Markets and Economy
How Quickly Can the Economy Recover From COVID-19?
It took nearly a decade for the economy to rebound from its last recession, but the COVID-19 downturn looks quite different—and so may the recovery.
- The current economic situation is unprecedented—never before has an industrialized economy intentionally shut down.
- While the suddenness and severity of the downturn is alarming, the scale of the federal response has been commensurate.
- Past recessions were followed by relatively slow recoveries, but the COVID-19 rebuilding era may be more similar to the period following a large natural disaster.
Falling from a high point: The economy entered 2020 in an extraordinarily well-balanced position. And unlike previous recessions, no structural imbalances currently stand in the way of a rapid recovery.
- Going into 2020, the economic expansion was on solid footing. Inflation was running just shy of the Federal Reserve’s long-term two percent target, implying a sustainable level of aggregate demand.
- Unemployment had reached a 50-year low and the economy was running very close to its maximum potential.
Not your father’s recession: Previous recessions have been triggered by structural issues that took years to resolve. The current contraction is fundamentally different, and the ensuing recovery may unfold with considerable momentum.
- For example, in 2008, the housing bubble burst, destroying trillions of dollars in wealth and creating a wave of bad debt.
- This caused consumer demand to crater and lending standards to tighten. The lengthy rebalancing process created a tremendous amount of labor market slack.
- The economy in 2008 could not simply “snap back” to its prior condition—dislocations from the housing bubble had to be absorbed before sustainable growth could resume.
- Nearly a decade of above-trend growth was required for the economy to rebound at full strength.
- The recovery from COVID-19 in 2020 may be different—there are no structural imbalances that need to be rectified before the economy can begin rebuilding.
A commensurate federal response: A self-enforced shutdown has placed the economy in a holding pattern. Never before has the labor market contracted so rapidly. But the CARES Act has helped soften the blow.
- Approximately 26 million Americans have been laid off since the coronavirus outbreak began, with weekly unemployment claims spiking to record highs in the first weeks of April.
- The Bureau of Economic Analysis estimates that US GDP contracted at a 4.8 percent annualized pace in the first quarter, but this period only includes the first weeks of the shutdown in March. Second-quarter figures, which include data for April and May, will better represent the severity of the shutdown.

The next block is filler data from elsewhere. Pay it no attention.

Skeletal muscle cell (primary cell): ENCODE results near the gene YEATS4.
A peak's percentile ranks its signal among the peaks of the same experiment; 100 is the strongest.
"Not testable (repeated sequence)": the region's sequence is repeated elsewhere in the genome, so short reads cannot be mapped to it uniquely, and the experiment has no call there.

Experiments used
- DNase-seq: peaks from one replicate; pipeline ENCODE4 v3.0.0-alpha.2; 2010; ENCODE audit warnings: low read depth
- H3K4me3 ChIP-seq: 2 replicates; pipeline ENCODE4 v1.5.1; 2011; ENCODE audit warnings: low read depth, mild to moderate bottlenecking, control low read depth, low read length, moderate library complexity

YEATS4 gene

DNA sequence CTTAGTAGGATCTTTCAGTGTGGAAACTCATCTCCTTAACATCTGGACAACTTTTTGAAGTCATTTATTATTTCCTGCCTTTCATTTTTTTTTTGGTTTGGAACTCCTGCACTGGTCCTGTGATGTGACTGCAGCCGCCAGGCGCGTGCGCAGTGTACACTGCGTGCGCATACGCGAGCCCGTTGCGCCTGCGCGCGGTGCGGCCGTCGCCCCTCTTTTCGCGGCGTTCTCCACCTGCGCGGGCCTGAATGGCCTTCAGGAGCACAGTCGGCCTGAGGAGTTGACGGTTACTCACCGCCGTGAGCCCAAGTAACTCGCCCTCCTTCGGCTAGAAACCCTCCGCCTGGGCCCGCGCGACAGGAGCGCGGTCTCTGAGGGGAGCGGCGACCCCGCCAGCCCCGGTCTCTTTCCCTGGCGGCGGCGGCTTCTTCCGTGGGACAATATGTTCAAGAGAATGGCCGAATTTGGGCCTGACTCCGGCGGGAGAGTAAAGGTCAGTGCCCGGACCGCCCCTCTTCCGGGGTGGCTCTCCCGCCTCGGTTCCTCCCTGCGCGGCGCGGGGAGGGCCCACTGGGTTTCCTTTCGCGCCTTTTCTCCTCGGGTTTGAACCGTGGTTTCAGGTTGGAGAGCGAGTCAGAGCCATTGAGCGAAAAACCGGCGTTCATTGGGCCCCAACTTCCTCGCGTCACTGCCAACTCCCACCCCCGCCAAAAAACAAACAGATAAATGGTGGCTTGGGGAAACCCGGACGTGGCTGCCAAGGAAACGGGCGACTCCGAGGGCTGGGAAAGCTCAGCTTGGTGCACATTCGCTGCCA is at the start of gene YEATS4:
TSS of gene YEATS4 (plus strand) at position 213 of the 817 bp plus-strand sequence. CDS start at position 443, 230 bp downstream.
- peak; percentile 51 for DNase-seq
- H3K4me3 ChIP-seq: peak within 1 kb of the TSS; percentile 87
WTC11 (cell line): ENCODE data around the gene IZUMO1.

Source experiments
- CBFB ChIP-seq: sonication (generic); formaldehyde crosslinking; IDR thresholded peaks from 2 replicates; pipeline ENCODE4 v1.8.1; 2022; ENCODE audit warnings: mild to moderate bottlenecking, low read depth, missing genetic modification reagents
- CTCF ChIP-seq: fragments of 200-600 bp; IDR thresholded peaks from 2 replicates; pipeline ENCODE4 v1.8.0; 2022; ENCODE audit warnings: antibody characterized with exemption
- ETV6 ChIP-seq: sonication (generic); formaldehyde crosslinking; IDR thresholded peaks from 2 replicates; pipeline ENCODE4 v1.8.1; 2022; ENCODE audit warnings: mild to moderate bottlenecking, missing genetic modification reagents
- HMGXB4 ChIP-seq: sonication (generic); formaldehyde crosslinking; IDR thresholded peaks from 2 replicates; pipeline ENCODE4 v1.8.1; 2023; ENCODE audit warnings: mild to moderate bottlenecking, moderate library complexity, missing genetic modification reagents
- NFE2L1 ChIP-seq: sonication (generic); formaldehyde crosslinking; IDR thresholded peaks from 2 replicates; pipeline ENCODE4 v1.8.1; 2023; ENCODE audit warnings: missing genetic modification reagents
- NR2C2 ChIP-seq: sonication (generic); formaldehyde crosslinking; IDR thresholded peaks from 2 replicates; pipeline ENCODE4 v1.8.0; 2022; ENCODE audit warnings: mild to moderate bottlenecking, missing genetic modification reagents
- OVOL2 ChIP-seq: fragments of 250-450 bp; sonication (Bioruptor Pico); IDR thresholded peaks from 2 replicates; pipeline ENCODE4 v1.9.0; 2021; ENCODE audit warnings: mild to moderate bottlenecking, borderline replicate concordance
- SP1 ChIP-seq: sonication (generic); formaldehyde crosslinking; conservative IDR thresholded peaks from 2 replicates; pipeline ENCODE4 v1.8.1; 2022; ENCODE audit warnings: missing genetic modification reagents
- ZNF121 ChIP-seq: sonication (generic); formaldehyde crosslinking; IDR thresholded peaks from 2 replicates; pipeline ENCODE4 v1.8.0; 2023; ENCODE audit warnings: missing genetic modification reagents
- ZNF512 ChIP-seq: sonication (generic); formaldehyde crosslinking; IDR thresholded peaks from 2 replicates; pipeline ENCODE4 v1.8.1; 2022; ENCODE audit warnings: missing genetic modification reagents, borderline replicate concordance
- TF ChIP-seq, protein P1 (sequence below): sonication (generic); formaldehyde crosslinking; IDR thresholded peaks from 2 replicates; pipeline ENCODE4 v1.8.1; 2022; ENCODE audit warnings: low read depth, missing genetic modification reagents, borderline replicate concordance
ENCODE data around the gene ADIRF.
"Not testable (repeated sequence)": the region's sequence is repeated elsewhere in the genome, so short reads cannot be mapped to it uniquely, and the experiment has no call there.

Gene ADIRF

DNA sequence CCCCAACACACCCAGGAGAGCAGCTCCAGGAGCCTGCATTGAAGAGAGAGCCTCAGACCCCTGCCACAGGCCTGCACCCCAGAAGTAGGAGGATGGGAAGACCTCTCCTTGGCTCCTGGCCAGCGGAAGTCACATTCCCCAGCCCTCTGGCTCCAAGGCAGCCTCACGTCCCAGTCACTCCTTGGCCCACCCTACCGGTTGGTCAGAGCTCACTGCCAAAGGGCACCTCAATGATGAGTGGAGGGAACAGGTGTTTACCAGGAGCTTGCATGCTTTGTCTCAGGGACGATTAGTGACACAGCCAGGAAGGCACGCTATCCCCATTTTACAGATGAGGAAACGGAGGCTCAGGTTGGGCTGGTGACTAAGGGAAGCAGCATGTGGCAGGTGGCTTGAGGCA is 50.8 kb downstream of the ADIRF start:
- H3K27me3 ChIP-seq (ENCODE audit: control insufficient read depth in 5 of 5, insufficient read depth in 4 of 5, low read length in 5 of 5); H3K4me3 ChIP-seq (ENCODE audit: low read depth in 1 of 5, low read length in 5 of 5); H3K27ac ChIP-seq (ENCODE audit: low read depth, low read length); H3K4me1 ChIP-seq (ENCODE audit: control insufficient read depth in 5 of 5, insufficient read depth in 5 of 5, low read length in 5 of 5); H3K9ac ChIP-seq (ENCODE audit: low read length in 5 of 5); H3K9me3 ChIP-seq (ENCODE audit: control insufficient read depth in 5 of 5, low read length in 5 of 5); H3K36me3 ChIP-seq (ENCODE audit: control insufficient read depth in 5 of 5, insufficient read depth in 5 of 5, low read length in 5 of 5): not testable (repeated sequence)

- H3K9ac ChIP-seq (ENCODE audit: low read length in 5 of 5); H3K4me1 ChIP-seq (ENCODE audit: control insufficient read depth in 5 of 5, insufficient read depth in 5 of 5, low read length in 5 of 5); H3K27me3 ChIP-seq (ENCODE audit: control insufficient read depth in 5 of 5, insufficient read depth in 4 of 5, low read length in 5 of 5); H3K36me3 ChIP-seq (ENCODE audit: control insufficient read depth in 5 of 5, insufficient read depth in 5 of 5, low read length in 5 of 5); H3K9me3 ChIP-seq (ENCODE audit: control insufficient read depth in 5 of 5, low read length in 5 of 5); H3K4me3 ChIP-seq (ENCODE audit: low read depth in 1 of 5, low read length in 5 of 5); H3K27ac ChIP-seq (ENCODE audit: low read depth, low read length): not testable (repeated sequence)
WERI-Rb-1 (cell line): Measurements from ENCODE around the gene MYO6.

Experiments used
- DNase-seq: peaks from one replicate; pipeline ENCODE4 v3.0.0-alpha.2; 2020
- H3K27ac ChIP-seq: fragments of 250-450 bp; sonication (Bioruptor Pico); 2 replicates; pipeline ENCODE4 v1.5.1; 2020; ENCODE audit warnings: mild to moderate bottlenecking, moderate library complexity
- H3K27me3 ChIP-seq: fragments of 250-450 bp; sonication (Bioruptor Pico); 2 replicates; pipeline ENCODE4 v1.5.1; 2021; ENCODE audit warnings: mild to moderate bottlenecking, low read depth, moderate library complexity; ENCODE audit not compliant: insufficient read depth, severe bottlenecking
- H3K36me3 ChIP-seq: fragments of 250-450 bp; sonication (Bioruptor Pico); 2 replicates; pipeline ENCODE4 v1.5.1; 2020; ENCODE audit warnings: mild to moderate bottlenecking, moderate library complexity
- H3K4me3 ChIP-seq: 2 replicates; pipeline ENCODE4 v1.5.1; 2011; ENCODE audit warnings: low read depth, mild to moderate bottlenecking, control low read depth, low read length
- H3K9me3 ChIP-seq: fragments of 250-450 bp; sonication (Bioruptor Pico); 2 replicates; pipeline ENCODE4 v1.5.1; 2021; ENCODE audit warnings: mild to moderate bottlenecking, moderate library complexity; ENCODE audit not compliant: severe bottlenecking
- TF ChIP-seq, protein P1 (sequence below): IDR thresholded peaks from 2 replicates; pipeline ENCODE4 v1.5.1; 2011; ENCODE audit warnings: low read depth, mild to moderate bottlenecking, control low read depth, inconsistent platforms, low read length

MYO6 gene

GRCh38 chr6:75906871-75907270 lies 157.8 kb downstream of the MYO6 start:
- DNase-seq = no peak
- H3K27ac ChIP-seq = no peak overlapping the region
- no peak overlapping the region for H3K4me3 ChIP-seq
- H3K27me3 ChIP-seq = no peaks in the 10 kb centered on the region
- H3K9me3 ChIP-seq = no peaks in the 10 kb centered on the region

- Fortunately, Congress has responded to the crisis with an unprecedented aid package that may help small businesses retain nearly 60 million employees until the economy is able to reopen.
- In coming weeks, we are likely to see that many of the millions who were unemployed in early April before the help from the two-month grant provided by the Cares Act reached the small business community will go back on the books of their previous jobs (that is be counted as employed).]
- By allowing shuttered businesses to keep worker on the books, the Paycheck Protection Program (PPP) may accelerate the recovery and decrease the drag that typically accompanies rehiring.
- The PPP incentivizes business owners to bring their out-of-work employees back on the payroll.
- In another innovative wrinkle, unemployment insurance benefits have increased and expanded to cover 10 million freelance workers through the summer. This should help sustain consumer demand through the downturn.
- Despite worries that more generous benefits might deter workers from returning to the job, the relief funding is timed to expire in eight weeks when large parts of the economy are expected to reopen.
Mirroring a natural disaster recovery: Instead of gradually rebalancing and rebuilding demand over a period of years, the economy may rapidly recover from the COVID-19 shutdown. The process of reopening may be similar to the rebuilding period that follows a major natural disaster.
- The US may experience a disruption similar to what the Gulf Coast region went through after Hurricane Katrina in 2005.
- Businesses emerged from the storm in stages; some essential contractors began operating within days, while the hospitality and tourism sectors required years to rebound.
- With the support of an intact financial system and federal relief programs, the New Orleans metro economy was relatively quick to rebound. The city’s GDP growth paused in 2005 but returned to its pre-disaster trajectory by 2006.
- Of course, there are major differences between COVID-19 and Hurricane Katrina. The COVID-19 damage is not confined to a local region, and the disruptions from social distancing may persist to some degree for years.
- On the other hand, there has been no damage to the nation’s physical capital—there will be no need to wait for construction and cleanup once it is safe to reopen.
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Jim Glassman, Head Economist, Commercial Banking
Jim Glassman, Head Economist, Commercial Banking
Jim Glassman is the Managing Director and Head Economist for Commercial Banking. From regulations and technology to globalization and consumer habits, Jim's insights are used by companies and industries to help them better understand the changing economy and its impact on their businesses.